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Hoffmann, R. A wiki for the life sciences where authorship matters. Nature Genetics (2008)

Differential effects of phencyclidine application on secretogranin II expression in organotypic slices of rat prefrontal cortex.

Phencyclidine ( PCP) is a non-competitive NMDA glutamate receptor antagonist that induces psychotomimetic effects in humans and experimental animals. Chronic PCP exposure elicits signs of persistently altered frontal brain activity and related behaviors which are also seen in patients with schizophrenia. Secretogranin II (sg II) belongs to the chromogranin family of proteins that exist in large dense core vesicles in nervous tissue. In the brain, 90% of sg II is processed to the small peptide secretoneurin. We previously detected differential effects of single-dose and subchronic PCP administration on sg II expression in the rat prefrontal cortex (PFC). In the present study, we applied PCP to organotypic PFC slices. PCP application for 28 h induced decreased tissue and culture medium secretoneurin content. In contrast, incubation with the adenylate cyclase activator forskolin caused significantly increased secretoneurin levels after 8 h. PCP for 4 h followed by 24 h without PCP resulted in increased culture medium secretoneurin content but no change in tissue levels. sg II mRNA expression was decreased after 28 h PCP application in cortical neurons. Immunohistochemical and TUNEL staining profiles indicated that the alterations were not due to neurodegeneration. PCP for 5 days changed neither the secretoneurin tissue or culture medium levels, nor the sg II mRNA expression. These results demonstrate that PCP modulates sg II expression in PFC tissue in the absence of afferent inputs and that the nature of these changes is dependent upon the duration of exposure to and/or withdrawal from PCP.[1]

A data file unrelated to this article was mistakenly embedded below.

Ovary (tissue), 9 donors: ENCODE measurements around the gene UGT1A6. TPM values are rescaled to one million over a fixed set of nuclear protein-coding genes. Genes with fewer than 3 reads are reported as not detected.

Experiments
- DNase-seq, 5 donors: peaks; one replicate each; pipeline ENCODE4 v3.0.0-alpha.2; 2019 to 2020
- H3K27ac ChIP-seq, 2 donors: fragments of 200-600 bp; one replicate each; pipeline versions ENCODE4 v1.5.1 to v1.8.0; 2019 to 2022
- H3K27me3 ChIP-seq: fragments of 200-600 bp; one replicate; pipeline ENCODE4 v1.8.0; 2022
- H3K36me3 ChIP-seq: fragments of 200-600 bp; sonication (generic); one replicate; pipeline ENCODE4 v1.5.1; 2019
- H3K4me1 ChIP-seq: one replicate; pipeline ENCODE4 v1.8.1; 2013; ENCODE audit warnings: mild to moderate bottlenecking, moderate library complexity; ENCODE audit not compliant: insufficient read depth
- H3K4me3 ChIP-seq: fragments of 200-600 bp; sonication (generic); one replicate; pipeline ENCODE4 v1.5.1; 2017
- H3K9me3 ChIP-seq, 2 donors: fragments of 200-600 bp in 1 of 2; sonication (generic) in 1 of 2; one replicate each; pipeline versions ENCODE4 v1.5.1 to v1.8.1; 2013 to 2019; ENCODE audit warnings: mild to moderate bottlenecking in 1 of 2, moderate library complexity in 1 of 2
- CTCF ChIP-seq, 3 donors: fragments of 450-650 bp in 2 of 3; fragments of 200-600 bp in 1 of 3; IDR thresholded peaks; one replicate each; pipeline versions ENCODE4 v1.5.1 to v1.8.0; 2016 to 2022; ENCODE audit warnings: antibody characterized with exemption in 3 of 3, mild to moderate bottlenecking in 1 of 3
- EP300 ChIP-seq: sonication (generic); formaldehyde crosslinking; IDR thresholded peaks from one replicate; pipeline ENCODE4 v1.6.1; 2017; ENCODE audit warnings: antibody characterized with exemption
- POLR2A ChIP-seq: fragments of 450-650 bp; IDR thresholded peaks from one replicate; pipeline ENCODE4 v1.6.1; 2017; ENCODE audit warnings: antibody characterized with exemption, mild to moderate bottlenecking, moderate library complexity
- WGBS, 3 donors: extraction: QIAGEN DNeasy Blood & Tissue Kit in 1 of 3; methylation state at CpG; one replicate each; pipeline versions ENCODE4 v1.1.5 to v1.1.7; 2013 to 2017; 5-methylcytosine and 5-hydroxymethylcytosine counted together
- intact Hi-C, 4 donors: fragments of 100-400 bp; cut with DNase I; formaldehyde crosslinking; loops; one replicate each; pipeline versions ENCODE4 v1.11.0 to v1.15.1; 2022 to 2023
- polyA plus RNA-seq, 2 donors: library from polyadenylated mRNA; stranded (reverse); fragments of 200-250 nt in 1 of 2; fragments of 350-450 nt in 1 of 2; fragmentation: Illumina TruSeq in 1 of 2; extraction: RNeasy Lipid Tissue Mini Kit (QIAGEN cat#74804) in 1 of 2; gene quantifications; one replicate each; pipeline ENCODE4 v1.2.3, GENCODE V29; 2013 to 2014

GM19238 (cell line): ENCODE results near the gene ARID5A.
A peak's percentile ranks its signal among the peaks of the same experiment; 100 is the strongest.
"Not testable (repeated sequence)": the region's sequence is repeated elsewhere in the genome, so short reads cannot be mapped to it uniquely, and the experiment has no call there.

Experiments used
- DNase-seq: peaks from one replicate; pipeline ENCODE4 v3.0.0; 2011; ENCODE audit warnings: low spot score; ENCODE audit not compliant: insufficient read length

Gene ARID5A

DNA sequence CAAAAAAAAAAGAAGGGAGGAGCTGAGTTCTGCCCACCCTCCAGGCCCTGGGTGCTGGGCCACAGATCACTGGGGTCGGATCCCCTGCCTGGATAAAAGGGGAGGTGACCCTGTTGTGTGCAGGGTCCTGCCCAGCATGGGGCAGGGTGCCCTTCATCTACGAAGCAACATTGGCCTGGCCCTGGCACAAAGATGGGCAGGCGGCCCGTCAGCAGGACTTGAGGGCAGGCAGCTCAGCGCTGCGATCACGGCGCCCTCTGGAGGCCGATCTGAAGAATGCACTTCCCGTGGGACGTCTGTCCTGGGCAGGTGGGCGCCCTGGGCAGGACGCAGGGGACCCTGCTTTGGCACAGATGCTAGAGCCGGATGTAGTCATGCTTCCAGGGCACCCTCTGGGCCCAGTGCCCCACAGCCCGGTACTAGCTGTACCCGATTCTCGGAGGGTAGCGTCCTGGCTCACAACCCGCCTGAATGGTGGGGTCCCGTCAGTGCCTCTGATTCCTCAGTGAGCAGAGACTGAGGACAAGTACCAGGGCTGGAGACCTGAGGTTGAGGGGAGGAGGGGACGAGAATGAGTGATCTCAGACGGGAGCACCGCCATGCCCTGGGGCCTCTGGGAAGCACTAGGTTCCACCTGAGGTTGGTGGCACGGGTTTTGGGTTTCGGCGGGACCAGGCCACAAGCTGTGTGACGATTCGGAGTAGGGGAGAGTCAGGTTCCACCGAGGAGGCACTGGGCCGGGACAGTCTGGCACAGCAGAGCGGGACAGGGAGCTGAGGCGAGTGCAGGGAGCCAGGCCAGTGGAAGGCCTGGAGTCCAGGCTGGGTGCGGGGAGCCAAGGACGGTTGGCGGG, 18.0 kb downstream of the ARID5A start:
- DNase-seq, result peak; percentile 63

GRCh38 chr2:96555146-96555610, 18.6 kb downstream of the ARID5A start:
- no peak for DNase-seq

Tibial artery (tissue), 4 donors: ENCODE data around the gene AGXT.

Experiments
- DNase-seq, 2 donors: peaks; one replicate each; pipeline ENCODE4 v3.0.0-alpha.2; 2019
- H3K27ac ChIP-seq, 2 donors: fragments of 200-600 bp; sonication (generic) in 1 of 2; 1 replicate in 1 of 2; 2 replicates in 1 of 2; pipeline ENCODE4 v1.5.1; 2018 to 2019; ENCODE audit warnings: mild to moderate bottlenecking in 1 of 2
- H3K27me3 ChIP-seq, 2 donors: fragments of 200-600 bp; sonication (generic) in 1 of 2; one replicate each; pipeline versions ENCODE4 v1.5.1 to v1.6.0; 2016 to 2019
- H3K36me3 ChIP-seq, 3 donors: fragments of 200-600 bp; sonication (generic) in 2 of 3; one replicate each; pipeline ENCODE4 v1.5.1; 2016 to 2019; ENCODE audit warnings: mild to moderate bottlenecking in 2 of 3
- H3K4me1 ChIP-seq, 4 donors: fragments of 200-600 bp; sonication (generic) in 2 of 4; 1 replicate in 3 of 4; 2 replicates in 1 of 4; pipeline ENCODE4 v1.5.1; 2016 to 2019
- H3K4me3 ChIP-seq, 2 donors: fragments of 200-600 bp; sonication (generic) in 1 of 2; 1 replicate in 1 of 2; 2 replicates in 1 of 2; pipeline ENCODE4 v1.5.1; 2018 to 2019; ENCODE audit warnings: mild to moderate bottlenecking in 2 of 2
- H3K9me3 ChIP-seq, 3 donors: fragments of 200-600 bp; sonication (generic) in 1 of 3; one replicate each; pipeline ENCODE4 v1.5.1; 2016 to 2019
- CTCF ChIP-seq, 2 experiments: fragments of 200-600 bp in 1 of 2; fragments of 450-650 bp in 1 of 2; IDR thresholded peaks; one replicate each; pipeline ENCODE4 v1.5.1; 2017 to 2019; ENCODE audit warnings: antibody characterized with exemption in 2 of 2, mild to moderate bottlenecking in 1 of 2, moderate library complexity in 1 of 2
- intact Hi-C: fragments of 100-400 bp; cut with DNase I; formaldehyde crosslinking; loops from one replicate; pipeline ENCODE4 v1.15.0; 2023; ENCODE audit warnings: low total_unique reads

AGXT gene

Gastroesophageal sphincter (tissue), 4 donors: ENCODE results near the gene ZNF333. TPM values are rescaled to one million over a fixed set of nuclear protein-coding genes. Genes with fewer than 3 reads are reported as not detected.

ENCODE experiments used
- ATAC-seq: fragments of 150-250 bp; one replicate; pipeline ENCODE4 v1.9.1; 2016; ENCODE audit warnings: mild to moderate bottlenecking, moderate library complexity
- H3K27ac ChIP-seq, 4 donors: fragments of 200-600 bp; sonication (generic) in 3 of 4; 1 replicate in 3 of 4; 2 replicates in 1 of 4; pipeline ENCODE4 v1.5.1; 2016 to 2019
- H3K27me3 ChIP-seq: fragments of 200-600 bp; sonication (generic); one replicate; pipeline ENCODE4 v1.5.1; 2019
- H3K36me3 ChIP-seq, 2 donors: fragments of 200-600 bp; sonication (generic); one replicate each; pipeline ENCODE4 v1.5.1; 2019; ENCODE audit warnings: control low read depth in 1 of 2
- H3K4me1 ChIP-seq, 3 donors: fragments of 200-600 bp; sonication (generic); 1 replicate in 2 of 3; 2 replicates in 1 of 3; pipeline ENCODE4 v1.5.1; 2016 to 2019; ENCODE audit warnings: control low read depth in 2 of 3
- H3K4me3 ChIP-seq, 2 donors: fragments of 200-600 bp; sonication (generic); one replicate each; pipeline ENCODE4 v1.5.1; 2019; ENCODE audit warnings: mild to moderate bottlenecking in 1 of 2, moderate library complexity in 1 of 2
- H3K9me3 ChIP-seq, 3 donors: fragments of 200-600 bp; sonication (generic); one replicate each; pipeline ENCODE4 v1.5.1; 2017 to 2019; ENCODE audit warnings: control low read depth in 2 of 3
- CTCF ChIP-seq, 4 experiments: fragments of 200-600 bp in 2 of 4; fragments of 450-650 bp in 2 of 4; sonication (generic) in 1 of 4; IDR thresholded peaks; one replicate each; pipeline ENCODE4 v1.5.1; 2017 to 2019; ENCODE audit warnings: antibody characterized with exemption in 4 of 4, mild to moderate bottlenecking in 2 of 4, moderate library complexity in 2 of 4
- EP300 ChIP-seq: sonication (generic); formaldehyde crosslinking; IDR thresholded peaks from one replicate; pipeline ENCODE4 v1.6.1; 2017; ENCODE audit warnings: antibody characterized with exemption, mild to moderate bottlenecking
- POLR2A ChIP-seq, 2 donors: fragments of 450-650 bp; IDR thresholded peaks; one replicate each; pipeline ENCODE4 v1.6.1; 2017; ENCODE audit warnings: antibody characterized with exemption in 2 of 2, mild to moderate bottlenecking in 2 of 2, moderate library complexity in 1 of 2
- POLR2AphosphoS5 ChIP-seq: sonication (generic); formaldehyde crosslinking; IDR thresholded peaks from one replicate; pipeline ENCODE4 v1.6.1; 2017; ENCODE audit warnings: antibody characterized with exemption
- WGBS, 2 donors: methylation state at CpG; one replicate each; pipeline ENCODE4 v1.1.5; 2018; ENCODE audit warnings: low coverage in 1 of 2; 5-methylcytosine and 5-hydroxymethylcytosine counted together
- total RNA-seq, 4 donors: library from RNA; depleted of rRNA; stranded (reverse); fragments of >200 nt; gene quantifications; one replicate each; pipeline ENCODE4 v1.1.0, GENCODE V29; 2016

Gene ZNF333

1. Differential effects of phencyclidine application on secretogranin II expression in organotypic slices of rat prefrontal cortex. Hinterhoelzl, J.K., Salimi, K., Humpel, C., Singewald, N., Adlassnig, C., Fischer-Colbrie, R., Fleischhacker, W.W., Marksteiner, J. J. Neurochem. (2003) [Pubmed]
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